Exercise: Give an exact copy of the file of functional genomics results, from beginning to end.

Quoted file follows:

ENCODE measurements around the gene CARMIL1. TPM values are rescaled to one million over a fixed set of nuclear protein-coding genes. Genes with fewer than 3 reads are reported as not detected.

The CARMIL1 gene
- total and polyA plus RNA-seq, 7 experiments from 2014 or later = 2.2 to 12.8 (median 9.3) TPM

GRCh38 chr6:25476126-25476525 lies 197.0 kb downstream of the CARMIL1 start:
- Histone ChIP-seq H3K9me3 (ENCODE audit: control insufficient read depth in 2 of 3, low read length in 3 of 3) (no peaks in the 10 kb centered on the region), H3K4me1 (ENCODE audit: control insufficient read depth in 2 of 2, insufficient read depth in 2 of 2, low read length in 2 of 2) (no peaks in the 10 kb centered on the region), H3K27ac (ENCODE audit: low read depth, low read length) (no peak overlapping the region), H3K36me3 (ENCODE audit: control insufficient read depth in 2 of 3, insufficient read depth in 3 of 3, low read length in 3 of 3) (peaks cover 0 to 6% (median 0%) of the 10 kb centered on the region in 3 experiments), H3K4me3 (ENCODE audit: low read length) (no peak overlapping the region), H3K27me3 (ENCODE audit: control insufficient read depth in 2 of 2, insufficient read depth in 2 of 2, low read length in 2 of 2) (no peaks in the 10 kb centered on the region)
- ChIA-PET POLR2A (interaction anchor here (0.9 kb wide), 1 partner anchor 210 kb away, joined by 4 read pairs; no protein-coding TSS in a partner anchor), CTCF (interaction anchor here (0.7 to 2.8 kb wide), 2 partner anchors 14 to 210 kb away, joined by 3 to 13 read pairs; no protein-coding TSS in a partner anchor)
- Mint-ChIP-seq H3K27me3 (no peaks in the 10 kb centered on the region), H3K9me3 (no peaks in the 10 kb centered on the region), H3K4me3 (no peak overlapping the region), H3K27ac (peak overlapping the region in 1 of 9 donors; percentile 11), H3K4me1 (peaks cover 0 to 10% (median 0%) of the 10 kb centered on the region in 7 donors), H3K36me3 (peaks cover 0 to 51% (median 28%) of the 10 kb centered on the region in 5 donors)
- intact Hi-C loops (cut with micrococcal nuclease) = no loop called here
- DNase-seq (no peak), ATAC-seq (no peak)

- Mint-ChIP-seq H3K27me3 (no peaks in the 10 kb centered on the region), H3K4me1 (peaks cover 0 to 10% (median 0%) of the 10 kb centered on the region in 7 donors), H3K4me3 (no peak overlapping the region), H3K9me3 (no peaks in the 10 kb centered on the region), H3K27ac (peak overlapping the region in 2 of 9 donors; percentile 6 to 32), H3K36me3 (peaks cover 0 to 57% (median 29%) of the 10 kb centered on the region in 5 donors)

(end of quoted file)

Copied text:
ENCODE measurements around the gene CARMIL1. TPM values are rescaled to one million over a fixed set of nuclear protein-coding genes. Genes with fewer than 3 reads are reported as not detected.

The CARMIL1 gene
- total and polyA plus RNA-seq, 7 experiments from 2014 or later = 2.2 to 12.8 (median 9.3) TPM

GRCh38 chr6:25476126-25476525 lies 197.0 kb downstream of the CARMIL1 start:
- Histone ChIP-seq H3K9me3 (ENCODE audit: control insufficient read depth in 2 of 3, low read length in 3 of 3) (no peaks in the 10 kb centered on the region), H3K4me1 (ENCODE audit: control insufficient read depth in 2 of 2, insufficient read depth in 2 of 2, low read length in 2 of 2) (no peaks in the 10 kb centered on the region), H3K27ac (ENCODE audit: low read depth, low read length) (no peak overlapping the region), H3K36me3 (ENCODE audit: control insufficient read depth in 2 of 3, insufficient read depth in 3 of 3, low read length in 3 of 3) (peaks cover 0 to 6% (median 0%) of the 10 kb centered on the region in 3 experiments), H3K4me3 (ENCODE audit: low read length) (no peak overlapping the region), H3K27me3 (ENCODE audit: control insufficient read depth in 2 of 2, insufficient read depth in 2 of 2, low read length in 2 of 2) (no peaks in the 10 kb centered on the region)
- ChIA-PET POLR2A (interaction anchor here (0.9 kb wide), 1 partner anchor 210 kb away, joined by 4 read pairs; no protein-coding TSS in a partner anchor), CTCF (interaction anchor here (0.7 to 2.8 kb wide), 2 partner anchors 14 to 210 kb away, joined by 3 to 13 read pairs; no protein-coding TSS in a partner anchor)
- Mint-ChIP-seq H3K27me3 (no peaks in the 10 kb centered on the region), H3K9me3 (no peaks in the 10 kb centered on the region), H3K4me3 (no peak overlapping the region), H3K27ac (peak overlapping the region in 1 of 9 donors; percentile 11), H3K4me1 (peaks cover 0 to 10% (median 0%) of the 10 kb centered on the region in 7 donors), H3K36me3 (peaks cover 0 to 51% (median 28%) of the 10 kb centered on the region in 5 donors)
- intact Hi-C loops (cut with micrococcal nuclease) = no loop called here
- DNase-seq (no peak), ATAC-seq (no peak)

- Mint-ChIP-seq H3K27me3 (no peaks in the 10 kb centered on the region), H3K4me1 (peaks cover 0 to 10% (median 0%) of the 10 kb centered on the region in 7 donors), H3K4me3 (no peak overlapping the region), H3K9me3 (no peaks in the 10 kb centered on the region), H3K27ac (peak overlapping the region in 2 of 9 donors; percentile 6 to 32), H3K36me3 (peaks cover 0 to 57% (median 29%) of the 10 kb centered on the region in 5 donors)